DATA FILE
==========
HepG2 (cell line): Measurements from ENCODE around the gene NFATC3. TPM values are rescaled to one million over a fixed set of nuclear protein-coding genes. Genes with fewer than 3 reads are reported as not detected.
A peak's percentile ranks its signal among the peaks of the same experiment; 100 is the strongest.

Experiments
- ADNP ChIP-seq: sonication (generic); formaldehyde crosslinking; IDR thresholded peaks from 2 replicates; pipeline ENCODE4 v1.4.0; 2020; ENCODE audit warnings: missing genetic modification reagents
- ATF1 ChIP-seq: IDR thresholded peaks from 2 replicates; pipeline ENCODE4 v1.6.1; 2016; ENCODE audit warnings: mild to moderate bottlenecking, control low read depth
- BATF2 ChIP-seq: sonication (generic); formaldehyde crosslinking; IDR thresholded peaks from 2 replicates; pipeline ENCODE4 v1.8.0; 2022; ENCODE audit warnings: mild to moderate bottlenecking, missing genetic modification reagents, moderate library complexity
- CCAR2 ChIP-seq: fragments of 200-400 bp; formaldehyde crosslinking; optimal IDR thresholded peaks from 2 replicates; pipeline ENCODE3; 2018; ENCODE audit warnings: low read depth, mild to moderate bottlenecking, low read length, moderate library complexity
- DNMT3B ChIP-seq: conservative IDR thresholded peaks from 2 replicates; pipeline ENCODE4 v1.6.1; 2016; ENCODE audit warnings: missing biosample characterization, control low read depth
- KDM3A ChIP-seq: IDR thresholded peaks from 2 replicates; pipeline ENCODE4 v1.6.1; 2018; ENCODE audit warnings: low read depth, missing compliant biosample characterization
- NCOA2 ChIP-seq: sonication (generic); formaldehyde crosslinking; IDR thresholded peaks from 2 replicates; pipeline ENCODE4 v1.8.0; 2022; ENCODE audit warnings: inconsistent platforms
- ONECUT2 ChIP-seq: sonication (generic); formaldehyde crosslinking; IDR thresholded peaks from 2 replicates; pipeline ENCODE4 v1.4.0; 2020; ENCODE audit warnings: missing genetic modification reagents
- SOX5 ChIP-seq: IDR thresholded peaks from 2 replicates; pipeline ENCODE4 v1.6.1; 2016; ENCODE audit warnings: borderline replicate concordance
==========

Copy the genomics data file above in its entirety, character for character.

HepG2 (cell line): Measurements from ENCODE around the gene NFATC3. TPM values are rescaled to one million over a fixed set of nuclear protein-coding genes. Genes with fewer than 3 reads are reported as not detected.
A peak's percentile ranks its signal among the peaks of the same experiment; 100 is the strongest.

Experiments
- ADNP ChIP-seq: sonication (generic); formaldehyde crosslinking; IDR thresholded peaks from 2 replicates; pipeline ENCODE4 v1.4.0; 2020; ENCODE audit warnings: missing genetic modification reagents
- ATF1 ChIP-seq: IDR thresholded peaks from 2 replicates; pipeline ENCODE4 v1.6.1; 2016; ENCODE audit warnings: mild to moderate bottlenecking, control low read depth
- BATF2 ChIP-seq: sonication (generic); formaldehyde crosslinking; IDR thresholded peaks from 2 replicates; pipeline ENCODE4 v1.8.0; 2022; ENCODE audit warnings: mild to moderate bottlenecking, missing genetic modification reagents, moderate library complexity
- CCAR2 ChIP-seq: fragments of 200-400 bp; formaldehyde crosslinking; optimal IDR thresholded peaks from 2 replicates; pipeline ENCODE3; 2018; ENCODE audit warnings: low read depth, mild to moderate bottlenecking, low read length, moderate library complexity
- DNMT3B ChIP-seq: conservative IDR thresholded peaks from 2 replicates; pipeline ENCODE4 v1.6.1; 2016; ENCODE audit warnings: missing biosample characterization, control low read depth
- KDM3A ChIP-seq: IDR thresholded peaks from 2 replicates; pipeline ENCODE4 v1.6.1; 2018; ENCODE audit warnings: low read depth, missing compliant biosample characterization
- NCOA2 ChIP-seq: sonication (generic); formaldehyde crosslinking; IDR thresholded peaks from 2 replicates; pipeline ENCODE4 v1.8.0; 2022; ENCODE audit warnings: inconsistent platforms
- ONECUT2 ChIP-seq: sonication (generic); formaldehyde crosslinking; IDR thresholded peaks from 2 replicates; pipeline ENCODE4 v1.4.0; 2020; ENCODE audit warnings: missing genetic modification reagents
- SOX5 ChIP-seq: IDR thresholded peaks from 2 replicates; pipeline ENCODE4 v1.6.1; 2016; ENCODE audit warnings: borderline replicate concordance